In the final hours of 2015, as a new year drew near, I sent a text message to my mother, who happened to be in the same room. Instead of typing words or selecting a standard emoji, I opted for the latest nonverbal communication craze: the Bitmoji. I chose an in-the-moment photo: a personalized caricature of myself, adorned in a black Steve Madden leather jacket and black combat boots, joyously holding a bubbling bottle of champagne. Surrounded by confetti, my character graced his presence with a banner that visualized my reaction to the doorbell ringing: "Party Time." As a response, my mother sent her own caricature, spoofing Kim Kardashian’s breaking the internet photo. My mother and I both laughed as she got up to answer the door for our guests.
Photo: Grace Plihal
Bitmoji seems to be one of the few forms of tolerable communication between my mother and I. She abhors consistent texting, electing to type "can you call me?" instead. One reason for her annoyance with texting is the lack of human contact. She’s not alone, as texting continues to carry this stigma in its ongoing list of cons.
When developing the app for iPhone and Android, Bitmoji CEO Jacob "Ba" Blackstock stated that, "texting [has made] conversation more convenient [but has] also stripped away a lot of things that make communication human." With this notion in mind, Blackstock extended his previously successful app Bitstrips, in which users generate an avatar to insert into comic strips.
Users of the Bitmoji app can personalize their avatars for a closer likeness. This includes selecting the appropriate facial features, hairstyle, body build, clothing, and other accessories. In order for their representation to be accurate, it means that individuals must be willing to closely examine themselves and accept some imperfections while also embracing their uniqueness. The Bitmoji is a reflection of the user's self-perception—physically, emotionally, and socially.
After the character is rendered and the phone keyboard settings allow for the Bitmoji extension, users are given a bevy of emoji options featuring their avatars. Keyboard categories range from "Funny" to "Waaah" and "Food" to "Travel." The app also embraces pop culture with generated content from the films The Night Before, Inside Out, and Star Wars: The Force Awakens, as well as the HBO comedy Silicon Valley and drama Game of Thrones. Katy Perry tweeted her approval of her Bitmoji in the infamous Left Shark costume from last year’s Super Bowl halftime show, and Seth Rogen instagrammed his Bitmoji skyrocketing in the air mid-flatulence.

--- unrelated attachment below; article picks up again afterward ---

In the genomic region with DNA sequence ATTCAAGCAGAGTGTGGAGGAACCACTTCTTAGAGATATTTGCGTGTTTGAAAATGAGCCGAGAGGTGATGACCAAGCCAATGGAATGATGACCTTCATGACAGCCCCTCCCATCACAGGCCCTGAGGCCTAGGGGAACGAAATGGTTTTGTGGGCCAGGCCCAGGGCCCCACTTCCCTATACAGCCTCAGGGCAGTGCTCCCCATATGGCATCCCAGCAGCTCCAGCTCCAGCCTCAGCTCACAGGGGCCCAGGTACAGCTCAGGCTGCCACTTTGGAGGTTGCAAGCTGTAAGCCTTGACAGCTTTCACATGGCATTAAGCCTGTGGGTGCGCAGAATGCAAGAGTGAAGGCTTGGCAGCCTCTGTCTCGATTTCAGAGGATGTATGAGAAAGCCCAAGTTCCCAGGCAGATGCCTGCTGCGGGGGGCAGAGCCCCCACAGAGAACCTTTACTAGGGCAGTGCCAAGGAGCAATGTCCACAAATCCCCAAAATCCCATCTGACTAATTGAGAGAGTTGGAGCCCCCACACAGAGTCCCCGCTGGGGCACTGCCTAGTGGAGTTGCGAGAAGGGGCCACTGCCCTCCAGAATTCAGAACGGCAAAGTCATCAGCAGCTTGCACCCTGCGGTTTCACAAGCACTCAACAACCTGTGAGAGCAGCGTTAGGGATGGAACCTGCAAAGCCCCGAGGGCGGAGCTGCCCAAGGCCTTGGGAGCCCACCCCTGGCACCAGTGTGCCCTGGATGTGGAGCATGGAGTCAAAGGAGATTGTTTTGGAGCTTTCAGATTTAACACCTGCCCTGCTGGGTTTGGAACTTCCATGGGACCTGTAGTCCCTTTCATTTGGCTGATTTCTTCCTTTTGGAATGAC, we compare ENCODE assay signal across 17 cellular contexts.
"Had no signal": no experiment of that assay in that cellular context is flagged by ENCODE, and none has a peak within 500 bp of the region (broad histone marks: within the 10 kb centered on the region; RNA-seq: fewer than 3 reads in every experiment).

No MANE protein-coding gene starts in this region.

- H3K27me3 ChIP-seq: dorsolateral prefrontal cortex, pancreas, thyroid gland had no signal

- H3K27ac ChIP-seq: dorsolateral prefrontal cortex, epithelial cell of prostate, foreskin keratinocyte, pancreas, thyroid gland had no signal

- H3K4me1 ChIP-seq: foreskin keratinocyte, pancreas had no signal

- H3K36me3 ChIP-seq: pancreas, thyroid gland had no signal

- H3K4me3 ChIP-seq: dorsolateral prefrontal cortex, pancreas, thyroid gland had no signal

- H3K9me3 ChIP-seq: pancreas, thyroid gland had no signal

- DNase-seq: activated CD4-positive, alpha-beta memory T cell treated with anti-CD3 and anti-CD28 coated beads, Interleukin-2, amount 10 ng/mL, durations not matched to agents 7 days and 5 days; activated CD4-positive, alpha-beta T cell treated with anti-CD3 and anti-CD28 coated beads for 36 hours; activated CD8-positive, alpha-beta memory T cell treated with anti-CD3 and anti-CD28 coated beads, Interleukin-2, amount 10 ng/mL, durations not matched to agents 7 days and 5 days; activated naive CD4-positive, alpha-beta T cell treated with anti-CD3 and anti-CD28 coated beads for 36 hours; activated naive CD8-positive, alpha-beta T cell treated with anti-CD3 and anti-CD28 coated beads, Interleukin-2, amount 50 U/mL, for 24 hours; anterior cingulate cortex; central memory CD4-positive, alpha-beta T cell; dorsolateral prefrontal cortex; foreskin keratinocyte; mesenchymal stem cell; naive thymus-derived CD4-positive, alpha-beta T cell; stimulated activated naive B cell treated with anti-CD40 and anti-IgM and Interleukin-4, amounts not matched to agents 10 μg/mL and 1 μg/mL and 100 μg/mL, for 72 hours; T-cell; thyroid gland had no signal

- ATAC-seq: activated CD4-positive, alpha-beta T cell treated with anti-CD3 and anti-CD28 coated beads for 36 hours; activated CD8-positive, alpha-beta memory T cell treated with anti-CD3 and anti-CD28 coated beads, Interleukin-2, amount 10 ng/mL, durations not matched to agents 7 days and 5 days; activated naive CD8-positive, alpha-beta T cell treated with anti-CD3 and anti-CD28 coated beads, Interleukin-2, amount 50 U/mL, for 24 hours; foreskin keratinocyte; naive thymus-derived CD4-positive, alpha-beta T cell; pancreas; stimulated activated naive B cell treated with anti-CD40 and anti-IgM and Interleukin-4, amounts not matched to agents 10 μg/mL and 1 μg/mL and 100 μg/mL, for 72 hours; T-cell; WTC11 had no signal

Photo: Grace Plihal
Bitmojis are starting to stand out because they bring a sense of identity to texting. With the character resembling the user’s likeness, it’s easier to understand the messenger's tone and reactions. Bitmoji offers the nuance of face-to-face interaction to the contextually misunderstood and provides a safe space for foes of autocorrect.
When describing the app, I was asked why I kept referring to my avatar as "he" instead of "I." After all, the Bitmoji is supposed to be a digitized version of me and the way I feel in a given moment; Except he lives in an idealized, fantasy world that I wish mine were like: just as simple and easily accessible.
I live vicariously through my character, who mirrors my personality but also lives his own life. He’s inserted into scenes where he wakes up, goes to school, eats food, and works a job where he even stops for a texting break. Sometimes he finds out exciting news to announce. Sometimes he has the time to scavenge the world or express his opinions on what’s currently trending in the news. And as always, my avatar is forced to deal with the daily mishaps of life. He’s inserted in imagery that most humans associate with a generalized feeling.
Still, my avatar tends to remove himself from my reality. He’s drinking champagne adorned in the most in-season Steve Madden clothing, none of which I would be able to afford as a college student. In fact, my character has skipped the college stage in most of my texting conversations and has advanced to images of stardom. In his world, he’s involved in scenes where he’s greeted by flashing lights while pompously strutting on a red carpet. Time named him "Person of the Year" and People, "Sexiest Bitmoji Alive."
Photo: Grace Plihal
Bitmoji not only serves as a new form of nonverbal communication, but also as a game of images, identities, and human emotions. There are also times when the avatar can be used as a scapegoat or a passive aggressive tool. His constructed smiles and softer demeanor bring a sense of warmth to whoever he is sent to. And when I need to send an angry, annoyed, or somewhat snarky response, the caricature aspect of the Bitmoji helps soften the blow in a moment that’s not intended to cause drama. Essentially, it’s hard for someone to get mad at an adorable, charismatic cartoon surrounded by florescent fonts.
Using the Bitmoji app parallels playing The Sims: it comes complete with a sense of responsibility. Like a text message, a Bitmoji stays out in the cyber universe much longer than a careless remark or facial expression would. It’s up to the user to decide what they choose to send out and how they want their character to be represented. Bitmoji eliminates the inner social conflicts of texting and broadens the scope of daily conversation. Handlers of the app try to replicate their thoughts and life for the cyber world, but ultimately end up ridiculing their own existence.
Top photo: Photo: Grace Plihal